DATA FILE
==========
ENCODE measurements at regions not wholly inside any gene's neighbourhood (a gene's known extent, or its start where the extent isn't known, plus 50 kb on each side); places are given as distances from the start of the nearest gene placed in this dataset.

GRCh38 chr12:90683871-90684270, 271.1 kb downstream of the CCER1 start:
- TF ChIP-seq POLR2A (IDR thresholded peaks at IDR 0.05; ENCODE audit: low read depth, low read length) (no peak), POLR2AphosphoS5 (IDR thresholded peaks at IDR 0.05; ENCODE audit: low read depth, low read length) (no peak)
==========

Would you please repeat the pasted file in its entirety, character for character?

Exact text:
ENCODE measurements at regions not wholly inside any gene's neighbourhood (a gene's known extent, or its start where the extent isn't known, plus 50 kb on each side); places are given as distances from the start of the nearest gene placed in this dataset.

GRCh38 chr12:90683871-90684270, 271.1 kb downstream of the CCER1 start:
- TF ChIP-seq POLR2A (IDR thresholded peaks at IDR 0.05; ENCODE audit: low read depth, low read length) (no peak), POLR2AphosphoS5 (IDR thresholded peaks at IDR 0.05; ENCODE audit: low read depth, low read length) (no peak)